Academic journal article Journal of the Evangelical Theological Society

On Divine Ambivalence: Open Theism and the Problem of Particular Evils

Academic journal article Journal of the Evangelical Theological Society

On Divine Ambivalence: Open Theism and the Problem of Particular Evils

Article excerpt

Throughout the history of the Christian Church, orthodox theologians have claimed that God is an omniscient being who has exhaustive knowledge of the whole scope of cosmic history. God's knowledge is exhaustive, they argue, because he knows all true propositions about everything that has been, is, and will be, and he does so in a manner that extends to the minutiae of past, present, and future reality. But if it is indeed true that God knows everything there is to know about the whole scope of cosmic history, then how are we to conceive of the relationship between divine omniscience and human freedom? Must we conclude that we are less than genuinely free because God knows everything there is to know about what has been, is, and will be-including the future free decisions of his creatures? Or, must we rather acknowledge that God is less than exhaustively omniscient because we in fact are significantly free?

Whereas orthodox theologians have historically maintained that the perceived tension between divine omniscience and human freedom can be satisfactorily explained by conceiving of omniscience in any one of several ways that neither undermine the authenticity of human freedom nor compromise the scope of God's sovereign knowledge,' contemporary postconservative theologians would have us believe that such conceptions no longer pass muster. New interpretations of the relationship between divine omniscience and human freedom are in order, they argue, not only because classical interpretations are lacking in exegetical sophistication, but also because traditional interpretations are no longer palatable to philosophically astute theologians living at the beginning of the twenty-first century.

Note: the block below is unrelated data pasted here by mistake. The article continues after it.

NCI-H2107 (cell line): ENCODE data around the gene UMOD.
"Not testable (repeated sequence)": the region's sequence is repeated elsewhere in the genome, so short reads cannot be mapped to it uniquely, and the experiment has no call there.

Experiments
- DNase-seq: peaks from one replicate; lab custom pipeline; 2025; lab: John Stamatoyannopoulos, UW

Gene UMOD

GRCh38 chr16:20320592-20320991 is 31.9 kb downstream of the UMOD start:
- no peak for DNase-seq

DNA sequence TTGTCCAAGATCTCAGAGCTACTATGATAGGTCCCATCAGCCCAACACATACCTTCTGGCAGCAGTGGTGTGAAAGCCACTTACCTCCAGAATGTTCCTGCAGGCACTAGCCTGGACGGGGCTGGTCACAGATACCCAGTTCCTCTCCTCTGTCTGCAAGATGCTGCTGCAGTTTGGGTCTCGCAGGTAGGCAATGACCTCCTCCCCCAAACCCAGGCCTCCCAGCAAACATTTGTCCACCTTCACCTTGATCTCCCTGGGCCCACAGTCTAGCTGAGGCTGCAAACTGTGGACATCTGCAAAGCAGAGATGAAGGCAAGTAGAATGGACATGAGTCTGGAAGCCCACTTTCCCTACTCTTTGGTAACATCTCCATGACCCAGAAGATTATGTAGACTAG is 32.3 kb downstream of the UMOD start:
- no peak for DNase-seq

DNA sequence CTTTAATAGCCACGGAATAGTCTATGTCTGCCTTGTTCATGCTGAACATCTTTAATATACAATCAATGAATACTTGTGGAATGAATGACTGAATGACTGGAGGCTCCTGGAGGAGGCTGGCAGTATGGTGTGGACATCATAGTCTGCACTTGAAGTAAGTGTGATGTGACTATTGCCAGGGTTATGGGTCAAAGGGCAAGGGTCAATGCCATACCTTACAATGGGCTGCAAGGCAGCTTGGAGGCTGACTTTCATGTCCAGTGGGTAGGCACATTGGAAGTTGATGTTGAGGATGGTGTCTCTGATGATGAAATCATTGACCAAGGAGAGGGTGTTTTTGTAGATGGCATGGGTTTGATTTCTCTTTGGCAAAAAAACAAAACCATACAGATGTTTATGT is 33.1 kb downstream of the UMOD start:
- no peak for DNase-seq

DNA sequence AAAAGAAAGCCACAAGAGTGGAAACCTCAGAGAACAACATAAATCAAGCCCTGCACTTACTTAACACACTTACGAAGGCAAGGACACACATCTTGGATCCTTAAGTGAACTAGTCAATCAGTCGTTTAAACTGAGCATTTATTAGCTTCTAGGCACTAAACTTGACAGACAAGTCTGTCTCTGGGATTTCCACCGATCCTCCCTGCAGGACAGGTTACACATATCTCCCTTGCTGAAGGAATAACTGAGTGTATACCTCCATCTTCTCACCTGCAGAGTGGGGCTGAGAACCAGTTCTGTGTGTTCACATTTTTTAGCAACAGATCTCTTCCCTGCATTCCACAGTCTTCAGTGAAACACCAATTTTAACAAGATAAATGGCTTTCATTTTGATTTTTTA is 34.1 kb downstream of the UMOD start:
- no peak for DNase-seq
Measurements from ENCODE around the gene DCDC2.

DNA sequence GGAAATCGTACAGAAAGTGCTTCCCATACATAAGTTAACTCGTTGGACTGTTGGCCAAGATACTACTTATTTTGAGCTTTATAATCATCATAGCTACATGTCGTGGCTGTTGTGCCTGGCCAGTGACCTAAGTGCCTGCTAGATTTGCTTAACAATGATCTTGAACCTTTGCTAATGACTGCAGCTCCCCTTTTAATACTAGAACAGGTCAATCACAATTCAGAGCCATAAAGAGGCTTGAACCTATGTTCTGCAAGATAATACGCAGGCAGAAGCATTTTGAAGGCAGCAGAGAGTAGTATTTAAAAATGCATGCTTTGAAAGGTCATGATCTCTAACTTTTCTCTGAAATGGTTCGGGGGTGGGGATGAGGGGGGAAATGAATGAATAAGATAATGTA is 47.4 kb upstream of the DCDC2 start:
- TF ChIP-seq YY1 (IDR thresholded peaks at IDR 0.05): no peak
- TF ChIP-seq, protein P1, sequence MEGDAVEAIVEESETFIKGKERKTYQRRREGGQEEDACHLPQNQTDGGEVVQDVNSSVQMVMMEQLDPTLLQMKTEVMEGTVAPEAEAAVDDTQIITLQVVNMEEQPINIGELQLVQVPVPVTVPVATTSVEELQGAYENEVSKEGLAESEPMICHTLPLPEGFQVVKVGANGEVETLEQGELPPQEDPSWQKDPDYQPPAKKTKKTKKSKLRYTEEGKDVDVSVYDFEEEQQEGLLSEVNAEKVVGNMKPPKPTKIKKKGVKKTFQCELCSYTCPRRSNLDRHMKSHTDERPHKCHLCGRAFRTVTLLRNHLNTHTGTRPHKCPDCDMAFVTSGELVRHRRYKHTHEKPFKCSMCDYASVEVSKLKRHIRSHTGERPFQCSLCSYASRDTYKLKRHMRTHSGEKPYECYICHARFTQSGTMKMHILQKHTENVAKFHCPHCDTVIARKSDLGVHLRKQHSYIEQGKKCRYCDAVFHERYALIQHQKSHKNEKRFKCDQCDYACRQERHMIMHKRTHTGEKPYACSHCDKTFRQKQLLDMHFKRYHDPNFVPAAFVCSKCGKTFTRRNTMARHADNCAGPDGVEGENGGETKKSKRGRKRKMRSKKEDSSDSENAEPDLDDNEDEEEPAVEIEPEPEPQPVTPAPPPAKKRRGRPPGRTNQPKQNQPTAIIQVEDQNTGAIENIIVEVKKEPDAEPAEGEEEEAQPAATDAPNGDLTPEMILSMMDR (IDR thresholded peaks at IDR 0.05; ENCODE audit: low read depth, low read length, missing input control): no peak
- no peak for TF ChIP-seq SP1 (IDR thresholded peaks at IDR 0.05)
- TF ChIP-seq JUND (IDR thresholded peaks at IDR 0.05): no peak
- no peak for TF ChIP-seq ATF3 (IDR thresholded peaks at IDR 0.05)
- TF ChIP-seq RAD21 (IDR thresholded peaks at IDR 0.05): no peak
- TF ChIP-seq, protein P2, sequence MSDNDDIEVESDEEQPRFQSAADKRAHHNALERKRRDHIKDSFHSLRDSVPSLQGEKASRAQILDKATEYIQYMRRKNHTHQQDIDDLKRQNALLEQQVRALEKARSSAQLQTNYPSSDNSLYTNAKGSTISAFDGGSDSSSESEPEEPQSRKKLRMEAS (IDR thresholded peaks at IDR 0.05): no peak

How, then, do these theologians suppose that we should conceive of the relationship between divine omniscience and human freedom? Should we resolve the apparent tension by suggesting that we are free but God is less than exhaustively omniscient? Or, should we rather conclude that God in fact is exhaustively omniscient but our freedom is a mere illusion? This essay examines and critiques the resolution to these questions that is proposed by the school of thought known as Open Theism, and it does so through an analysis of selected works by Gregory Boyd, one of Open Theism's most articulate defenders. It suggests, in short, that the openness program is "deeply flawed"2 not only because it is essentially incoherent, but, more importantly, because it undermines the believer's confidence in precisely that which it purports to champion, namely the love of God for his people.

I. THE OMNISCIENCE OF GOD AND HUMAN FREEDOM: THE OPENNESS SOLUTION

Open theists insist that the perceived tension between the omniscience of God and the freedom of man can be resolved only by redefining the precise nature of God's omniscience. Genuine human freedom and the omniscience of God can be reconciled, they argue, only when we acknowledge that there are some things that even an omniscient God simply cannot know. While God can know all true propositions about the past and present and can, on the basis of that knowledge and his knowledge of his own future activity, know a good deal about future reality, his omniscience does not extend to the details of future reality in an exhaustive fashion. Why? The following quotation by Gregory Boyd articulates the typical answer. "In the Christian view God knows all reality-everything there is to know. But," Boyd argues, to assume He knows ahead of time how every person is going to freely act assumes that each person's free activity is already there to know-even before he freely does it! But it's not. If we have been given freedom, we create the reality of our decisions by making them. And until we make them, they don't exist. Thus, in my view at least, there simply isn't anything to know until we make it there to know. So God can't foreknow the good or bad decisions of the people He creates until He creates these people and they, in turn, create their decisions. …

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